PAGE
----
Antecedents and consequences of toxic leadership in the U.S. Army: A two year review and recommended solutions
- John P. Steele, Center for Army Leadership
- 46 pages
- Distribution authorized to U.S. Government agencies and contractors.
- June 2011
TOXIC LEADERSHIP FRAMEWORK
This section provides a clear common framework. This framework can be readily applied to research, assessment, education, and policies. Stogdill (1974, p. 259) famously wrote nearly three decades ago that, “There are almost as many definitions of leadership as there are persons who have attempted to define the concept.” Toxic leadership, like leadership in general, is more easily described than defined (Reed, 2004). Although descriptions (e.g., assholes, abusive supervisors, bad leadership, bullies, corrosive leadership, dark leadership, destructive leadership, harassing leaders, health endangering leaders, intolerable bosses, jerks, tyrannical leaders, negative leaders, etc.) and definitions of toxic leadership vary, there are behavioral consistencies. Common behaviors that are repeated by toxic leaders include: avoiding subordinates, behaving aggressively toward others, denigrating subordinates, hoarding information, hoarding job tasks, blaming others for their own problems, overly critical of work that is done well, and intimidating others (Ashforth, 1994; Frost, 2004; Kellerman, 2004; Kile, 1990; Lipman-Blumen, 2005; Lombardo & McCall, 1984; Tepper, 2000).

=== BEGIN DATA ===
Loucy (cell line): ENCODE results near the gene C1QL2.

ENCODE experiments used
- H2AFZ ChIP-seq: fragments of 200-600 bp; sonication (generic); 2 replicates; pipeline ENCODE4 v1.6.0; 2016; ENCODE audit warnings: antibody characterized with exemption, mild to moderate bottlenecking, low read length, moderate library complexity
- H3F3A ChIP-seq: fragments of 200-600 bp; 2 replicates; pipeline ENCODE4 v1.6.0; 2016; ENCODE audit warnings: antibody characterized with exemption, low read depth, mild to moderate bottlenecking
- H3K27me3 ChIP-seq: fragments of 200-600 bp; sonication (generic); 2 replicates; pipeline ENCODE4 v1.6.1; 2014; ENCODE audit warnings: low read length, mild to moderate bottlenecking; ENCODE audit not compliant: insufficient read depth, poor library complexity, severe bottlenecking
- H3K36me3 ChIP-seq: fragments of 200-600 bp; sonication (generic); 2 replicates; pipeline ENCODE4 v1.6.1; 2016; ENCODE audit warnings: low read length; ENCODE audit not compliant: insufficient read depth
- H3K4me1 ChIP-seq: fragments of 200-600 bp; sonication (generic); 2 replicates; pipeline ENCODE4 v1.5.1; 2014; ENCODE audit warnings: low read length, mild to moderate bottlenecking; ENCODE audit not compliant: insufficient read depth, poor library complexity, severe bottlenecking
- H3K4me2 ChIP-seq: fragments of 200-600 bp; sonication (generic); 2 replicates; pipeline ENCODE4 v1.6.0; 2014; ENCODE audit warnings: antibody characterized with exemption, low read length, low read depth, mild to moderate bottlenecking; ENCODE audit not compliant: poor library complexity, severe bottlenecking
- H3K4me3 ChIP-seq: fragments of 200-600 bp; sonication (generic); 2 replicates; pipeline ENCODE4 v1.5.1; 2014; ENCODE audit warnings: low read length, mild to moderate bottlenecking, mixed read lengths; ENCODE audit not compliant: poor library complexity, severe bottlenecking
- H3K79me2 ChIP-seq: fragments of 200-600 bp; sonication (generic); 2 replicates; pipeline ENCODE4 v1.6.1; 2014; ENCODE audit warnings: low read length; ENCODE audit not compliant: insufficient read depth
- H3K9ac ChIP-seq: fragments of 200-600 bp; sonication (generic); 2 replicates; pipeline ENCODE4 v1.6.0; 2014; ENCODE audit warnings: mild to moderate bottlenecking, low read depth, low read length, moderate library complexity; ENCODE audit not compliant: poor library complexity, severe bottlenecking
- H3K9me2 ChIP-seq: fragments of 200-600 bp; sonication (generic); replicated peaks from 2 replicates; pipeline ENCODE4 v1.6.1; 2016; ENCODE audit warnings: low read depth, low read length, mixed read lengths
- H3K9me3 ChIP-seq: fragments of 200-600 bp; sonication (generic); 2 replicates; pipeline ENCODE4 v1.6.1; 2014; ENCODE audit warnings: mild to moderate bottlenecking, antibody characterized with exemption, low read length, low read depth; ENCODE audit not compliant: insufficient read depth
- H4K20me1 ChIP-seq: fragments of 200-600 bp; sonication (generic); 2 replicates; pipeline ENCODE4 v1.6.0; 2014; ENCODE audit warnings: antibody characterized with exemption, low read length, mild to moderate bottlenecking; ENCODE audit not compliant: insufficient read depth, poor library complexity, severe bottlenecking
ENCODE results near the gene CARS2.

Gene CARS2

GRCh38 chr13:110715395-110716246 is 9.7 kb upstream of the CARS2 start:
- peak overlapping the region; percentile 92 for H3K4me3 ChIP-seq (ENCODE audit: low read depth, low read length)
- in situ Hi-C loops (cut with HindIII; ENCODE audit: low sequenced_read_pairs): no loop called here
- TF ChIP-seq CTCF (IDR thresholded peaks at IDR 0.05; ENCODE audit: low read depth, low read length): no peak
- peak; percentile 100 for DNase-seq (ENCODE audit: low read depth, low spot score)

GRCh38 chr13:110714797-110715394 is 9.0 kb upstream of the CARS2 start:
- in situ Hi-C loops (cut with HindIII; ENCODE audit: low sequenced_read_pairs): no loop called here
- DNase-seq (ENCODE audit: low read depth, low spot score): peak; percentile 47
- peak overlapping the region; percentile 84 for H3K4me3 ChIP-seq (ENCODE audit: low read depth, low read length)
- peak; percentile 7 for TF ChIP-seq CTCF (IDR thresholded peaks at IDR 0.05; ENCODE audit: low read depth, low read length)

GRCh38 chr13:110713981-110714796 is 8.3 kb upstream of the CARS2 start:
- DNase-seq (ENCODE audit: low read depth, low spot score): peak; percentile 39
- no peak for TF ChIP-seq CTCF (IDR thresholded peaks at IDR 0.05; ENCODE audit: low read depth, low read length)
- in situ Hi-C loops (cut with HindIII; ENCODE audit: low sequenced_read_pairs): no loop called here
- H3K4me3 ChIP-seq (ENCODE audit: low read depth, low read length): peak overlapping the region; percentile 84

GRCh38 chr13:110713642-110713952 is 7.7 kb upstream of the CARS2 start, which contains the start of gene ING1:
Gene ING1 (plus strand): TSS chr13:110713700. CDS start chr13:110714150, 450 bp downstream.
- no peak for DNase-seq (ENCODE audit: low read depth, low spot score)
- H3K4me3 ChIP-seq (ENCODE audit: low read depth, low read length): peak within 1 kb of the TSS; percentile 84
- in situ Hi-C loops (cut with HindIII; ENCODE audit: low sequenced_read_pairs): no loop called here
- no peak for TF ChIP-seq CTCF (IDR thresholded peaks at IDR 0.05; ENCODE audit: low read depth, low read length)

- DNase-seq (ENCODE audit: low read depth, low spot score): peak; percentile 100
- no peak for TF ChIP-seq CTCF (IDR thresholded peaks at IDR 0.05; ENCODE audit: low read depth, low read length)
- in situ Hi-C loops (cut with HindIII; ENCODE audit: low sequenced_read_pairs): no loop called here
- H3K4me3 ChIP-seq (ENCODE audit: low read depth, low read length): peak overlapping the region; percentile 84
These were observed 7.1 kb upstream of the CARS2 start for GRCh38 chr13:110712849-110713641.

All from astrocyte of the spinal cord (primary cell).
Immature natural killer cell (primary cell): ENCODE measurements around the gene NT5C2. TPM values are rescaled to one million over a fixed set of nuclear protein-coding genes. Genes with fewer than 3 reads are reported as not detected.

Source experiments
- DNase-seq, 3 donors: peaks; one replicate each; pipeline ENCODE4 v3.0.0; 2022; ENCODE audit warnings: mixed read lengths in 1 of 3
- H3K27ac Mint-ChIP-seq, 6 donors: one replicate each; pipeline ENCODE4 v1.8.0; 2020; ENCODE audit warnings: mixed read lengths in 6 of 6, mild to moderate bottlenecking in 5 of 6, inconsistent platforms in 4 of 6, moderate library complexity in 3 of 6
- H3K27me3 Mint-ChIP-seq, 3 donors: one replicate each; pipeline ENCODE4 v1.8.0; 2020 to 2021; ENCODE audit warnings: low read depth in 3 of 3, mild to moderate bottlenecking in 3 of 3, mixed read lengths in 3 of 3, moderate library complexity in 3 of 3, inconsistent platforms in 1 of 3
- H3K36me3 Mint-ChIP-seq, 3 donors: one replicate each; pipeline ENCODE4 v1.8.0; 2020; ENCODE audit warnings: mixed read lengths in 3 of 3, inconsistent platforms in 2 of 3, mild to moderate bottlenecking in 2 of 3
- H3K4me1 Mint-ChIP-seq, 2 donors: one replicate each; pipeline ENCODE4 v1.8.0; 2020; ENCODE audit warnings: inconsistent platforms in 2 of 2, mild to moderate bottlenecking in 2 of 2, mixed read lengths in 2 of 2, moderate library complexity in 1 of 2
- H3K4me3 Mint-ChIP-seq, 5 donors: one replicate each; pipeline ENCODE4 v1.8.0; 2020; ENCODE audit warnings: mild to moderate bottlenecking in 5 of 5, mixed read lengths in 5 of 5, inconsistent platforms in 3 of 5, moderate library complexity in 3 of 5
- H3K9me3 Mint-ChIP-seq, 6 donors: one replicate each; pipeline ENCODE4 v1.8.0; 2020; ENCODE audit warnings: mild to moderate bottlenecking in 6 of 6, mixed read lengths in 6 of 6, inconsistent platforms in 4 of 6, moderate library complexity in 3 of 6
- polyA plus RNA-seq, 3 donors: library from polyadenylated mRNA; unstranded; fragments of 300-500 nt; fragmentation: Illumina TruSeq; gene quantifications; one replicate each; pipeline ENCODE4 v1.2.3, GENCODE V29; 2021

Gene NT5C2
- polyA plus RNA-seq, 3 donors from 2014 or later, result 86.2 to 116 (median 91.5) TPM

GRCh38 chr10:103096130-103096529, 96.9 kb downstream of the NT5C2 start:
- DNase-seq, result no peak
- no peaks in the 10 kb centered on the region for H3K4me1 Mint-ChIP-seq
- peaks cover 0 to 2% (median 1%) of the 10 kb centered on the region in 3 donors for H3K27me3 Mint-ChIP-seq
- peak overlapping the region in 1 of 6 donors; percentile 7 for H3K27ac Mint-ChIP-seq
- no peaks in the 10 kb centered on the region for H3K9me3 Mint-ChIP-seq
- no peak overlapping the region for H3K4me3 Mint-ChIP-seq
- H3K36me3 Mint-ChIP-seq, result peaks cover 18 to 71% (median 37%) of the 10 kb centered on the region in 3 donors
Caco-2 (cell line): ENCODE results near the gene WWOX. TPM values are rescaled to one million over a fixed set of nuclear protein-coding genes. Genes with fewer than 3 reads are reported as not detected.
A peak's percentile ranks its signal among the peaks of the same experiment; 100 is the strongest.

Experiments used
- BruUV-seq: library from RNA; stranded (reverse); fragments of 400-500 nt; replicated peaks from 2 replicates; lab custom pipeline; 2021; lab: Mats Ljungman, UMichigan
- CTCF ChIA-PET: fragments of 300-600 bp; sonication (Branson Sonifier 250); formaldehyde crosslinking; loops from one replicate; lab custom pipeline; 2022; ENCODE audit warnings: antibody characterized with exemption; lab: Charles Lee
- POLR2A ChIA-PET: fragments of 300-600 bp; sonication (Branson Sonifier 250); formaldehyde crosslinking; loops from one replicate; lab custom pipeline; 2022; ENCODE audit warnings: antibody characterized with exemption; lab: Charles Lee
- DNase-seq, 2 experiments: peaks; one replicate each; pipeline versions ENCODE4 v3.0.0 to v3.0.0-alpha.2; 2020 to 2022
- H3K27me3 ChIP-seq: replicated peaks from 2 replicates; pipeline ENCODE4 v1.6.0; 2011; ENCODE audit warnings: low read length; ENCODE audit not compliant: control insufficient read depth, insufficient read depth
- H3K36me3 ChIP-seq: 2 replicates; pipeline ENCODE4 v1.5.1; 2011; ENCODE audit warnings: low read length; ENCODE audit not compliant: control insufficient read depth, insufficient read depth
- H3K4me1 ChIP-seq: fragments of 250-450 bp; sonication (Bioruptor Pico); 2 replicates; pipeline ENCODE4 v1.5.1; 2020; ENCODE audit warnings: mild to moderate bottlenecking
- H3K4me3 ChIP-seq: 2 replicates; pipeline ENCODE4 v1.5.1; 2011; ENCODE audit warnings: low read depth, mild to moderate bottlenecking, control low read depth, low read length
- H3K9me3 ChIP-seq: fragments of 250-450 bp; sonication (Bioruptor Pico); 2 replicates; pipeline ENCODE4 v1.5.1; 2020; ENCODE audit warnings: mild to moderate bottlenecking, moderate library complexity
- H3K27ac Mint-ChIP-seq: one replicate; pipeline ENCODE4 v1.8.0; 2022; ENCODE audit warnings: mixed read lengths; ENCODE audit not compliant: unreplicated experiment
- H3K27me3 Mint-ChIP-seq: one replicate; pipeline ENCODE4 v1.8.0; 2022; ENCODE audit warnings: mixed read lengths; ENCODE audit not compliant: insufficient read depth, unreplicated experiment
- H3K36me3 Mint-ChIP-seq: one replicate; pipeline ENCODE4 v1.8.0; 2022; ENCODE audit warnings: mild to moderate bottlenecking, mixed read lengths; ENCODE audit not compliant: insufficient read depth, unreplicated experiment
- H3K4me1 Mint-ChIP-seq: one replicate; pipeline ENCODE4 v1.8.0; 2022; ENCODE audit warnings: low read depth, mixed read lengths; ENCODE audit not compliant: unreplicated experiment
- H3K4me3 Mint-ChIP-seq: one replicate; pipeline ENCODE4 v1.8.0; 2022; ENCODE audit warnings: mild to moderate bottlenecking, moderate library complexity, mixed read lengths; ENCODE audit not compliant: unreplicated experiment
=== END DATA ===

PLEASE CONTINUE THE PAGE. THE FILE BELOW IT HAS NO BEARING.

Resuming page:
Figure 4. Overall Severity of Toxic Leadership Problem.